# What would happen if I combined this polymer and this metal (assuming I can) [closed]

So let me explain, I recently found out about a material called sorbothane (which is a polymer). Now, sorbothane is special because not only does it highly efficiently absorb shock, but also highly absorbs vibration.

However, when it does this, it temporarily loses its shape, so I was wondering, what would happen if I combined it with a strong yet light metal like titanium? (Note: I am 17 and don’t know a whole lot about chemistry.)

• If we could combine stuff like that so easily while retaining individual properties, we'd have Vibranium and Adamantium already. May 5 '19 at 13:06

Once the reaction takes place, the there is absolutely no reason to assume the product preserves properties of both precursors. It might sometimes, but more often than not it's a completely different beast. Speaking of retaining physical properties in terms of logic and addition operation, in chemistry both $$\text{true} + \text{true} = \text{false}$$ and $$2 + 3 = -42$$ are possible. Mixing water and sodium won't result in liquid metal.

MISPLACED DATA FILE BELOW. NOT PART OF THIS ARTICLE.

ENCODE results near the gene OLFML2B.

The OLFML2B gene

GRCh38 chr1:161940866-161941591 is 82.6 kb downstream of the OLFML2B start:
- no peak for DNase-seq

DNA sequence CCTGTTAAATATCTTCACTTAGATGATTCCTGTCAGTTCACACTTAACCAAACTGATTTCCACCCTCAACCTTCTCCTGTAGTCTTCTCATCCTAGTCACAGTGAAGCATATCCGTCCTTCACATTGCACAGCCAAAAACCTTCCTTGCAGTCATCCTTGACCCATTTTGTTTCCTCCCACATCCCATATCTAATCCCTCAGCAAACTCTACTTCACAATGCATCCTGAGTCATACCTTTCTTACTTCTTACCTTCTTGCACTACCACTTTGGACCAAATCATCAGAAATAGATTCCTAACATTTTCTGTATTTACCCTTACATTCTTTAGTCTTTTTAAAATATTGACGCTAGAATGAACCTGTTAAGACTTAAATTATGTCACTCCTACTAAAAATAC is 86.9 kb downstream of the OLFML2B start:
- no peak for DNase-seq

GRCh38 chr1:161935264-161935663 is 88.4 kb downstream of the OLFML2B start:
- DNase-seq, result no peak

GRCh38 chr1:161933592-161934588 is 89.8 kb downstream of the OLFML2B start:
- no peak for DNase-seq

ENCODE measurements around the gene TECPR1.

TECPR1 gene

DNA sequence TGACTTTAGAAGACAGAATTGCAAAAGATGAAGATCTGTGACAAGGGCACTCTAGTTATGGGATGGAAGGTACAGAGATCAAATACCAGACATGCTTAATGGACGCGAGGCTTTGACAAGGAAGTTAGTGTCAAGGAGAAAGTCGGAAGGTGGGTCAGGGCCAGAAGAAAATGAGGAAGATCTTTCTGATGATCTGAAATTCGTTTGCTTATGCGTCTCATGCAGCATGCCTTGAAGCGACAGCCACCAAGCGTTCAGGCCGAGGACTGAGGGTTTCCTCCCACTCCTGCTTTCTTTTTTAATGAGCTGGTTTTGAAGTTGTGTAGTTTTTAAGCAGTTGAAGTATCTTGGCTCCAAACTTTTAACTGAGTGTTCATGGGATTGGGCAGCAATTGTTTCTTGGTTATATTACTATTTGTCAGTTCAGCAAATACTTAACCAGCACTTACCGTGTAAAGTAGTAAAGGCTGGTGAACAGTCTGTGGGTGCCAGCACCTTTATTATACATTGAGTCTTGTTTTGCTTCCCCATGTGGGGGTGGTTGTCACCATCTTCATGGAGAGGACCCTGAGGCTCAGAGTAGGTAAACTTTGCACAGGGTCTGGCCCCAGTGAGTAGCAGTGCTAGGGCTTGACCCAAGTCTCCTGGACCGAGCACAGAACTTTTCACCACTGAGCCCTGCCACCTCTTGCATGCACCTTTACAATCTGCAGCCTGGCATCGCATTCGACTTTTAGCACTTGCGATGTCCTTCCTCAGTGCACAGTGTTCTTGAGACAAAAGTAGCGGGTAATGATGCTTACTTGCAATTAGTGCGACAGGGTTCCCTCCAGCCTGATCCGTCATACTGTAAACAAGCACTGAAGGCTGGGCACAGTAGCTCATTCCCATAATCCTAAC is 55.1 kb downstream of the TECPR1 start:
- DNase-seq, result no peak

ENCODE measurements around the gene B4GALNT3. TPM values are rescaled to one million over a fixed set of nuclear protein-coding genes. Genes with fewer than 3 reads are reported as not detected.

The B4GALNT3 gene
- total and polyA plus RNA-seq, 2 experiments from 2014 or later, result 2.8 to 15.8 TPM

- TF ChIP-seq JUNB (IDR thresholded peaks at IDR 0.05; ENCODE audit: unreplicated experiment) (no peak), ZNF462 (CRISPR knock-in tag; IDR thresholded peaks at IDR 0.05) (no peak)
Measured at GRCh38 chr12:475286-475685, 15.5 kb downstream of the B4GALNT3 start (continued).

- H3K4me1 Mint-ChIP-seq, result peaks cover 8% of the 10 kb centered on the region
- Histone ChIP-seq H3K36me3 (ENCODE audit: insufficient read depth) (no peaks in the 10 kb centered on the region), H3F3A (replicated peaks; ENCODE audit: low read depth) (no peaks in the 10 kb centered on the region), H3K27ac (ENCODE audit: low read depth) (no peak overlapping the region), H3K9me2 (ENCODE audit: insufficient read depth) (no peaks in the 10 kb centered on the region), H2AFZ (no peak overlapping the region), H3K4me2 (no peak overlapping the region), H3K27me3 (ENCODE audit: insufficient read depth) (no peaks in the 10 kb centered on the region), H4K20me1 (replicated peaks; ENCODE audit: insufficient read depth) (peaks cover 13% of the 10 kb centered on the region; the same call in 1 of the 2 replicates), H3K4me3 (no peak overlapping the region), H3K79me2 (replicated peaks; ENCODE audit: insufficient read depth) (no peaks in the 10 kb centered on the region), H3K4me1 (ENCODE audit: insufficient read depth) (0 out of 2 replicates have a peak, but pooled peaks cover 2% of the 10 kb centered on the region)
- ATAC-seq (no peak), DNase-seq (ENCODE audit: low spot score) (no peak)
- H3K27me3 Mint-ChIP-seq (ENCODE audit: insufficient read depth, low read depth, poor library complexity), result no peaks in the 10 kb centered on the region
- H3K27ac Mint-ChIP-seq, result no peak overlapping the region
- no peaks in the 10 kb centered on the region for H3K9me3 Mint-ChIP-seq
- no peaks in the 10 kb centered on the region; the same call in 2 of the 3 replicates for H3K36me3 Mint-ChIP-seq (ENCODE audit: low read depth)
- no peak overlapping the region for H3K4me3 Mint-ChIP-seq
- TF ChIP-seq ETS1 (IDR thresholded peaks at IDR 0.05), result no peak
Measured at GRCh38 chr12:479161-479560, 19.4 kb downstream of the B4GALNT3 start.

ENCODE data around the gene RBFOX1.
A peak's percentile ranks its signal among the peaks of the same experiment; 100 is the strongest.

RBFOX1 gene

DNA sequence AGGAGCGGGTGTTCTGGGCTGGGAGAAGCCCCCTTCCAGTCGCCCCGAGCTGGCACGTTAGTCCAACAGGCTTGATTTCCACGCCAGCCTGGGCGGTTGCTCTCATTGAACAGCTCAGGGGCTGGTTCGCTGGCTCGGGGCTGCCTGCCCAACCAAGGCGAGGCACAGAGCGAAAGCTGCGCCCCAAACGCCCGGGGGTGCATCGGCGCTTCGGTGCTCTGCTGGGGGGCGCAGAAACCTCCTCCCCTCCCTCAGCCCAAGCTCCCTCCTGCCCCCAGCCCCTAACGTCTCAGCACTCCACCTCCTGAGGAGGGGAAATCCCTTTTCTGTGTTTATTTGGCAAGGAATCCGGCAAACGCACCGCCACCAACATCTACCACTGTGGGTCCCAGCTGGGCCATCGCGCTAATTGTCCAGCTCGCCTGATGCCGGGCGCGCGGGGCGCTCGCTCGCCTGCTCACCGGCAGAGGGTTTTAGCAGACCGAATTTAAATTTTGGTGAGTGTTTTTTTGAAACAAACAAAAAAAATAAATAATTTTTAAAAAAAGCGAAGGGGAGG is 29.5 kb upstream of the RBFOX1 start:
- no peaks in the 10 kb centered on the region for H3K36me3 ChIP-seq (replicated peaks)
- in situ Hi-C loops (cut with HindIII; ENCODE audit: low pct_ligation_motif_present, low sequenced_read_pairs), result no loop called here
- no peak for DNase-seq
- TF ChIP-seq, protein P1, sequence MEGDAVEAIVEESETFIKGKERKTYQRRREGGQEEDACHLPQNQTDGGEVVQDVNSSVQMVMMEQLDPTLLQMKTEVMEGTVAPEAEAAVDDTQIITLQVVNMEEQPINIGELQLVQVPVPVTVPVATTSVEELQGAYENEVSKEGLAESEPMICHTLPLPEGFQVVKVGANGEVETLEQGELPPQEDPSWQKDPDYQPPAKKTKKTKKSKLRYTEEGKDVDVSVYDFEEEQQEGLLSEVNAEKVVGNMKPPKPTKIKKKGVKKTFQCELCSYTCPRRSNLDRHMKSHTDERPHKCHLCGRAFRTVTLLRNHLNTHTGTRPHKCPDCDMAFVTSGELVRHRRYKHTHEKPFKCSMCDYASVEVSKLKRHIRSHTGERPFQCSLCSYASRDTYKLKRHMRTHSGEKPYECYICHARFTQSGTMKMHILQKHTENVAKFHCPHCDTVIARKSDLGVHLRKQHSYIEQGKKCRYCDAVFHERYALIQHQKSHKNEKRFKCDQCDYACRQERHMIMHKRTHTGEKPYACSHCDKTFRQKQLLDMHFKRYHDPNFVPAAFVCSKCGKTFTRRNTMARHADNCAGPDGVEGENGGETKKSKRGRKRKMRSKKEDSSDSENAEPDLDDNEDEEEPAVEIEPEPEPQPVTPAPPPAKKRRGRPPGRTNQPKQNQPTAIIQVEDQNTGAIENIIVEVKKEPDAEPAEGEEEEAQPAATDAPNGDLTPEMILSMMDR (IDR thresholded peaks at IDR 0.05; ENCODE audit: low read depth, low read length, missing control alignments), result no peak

• Mixing water and sodium is a lot of FUN$^{(TM)}$ though. May 5 '19 at 19:21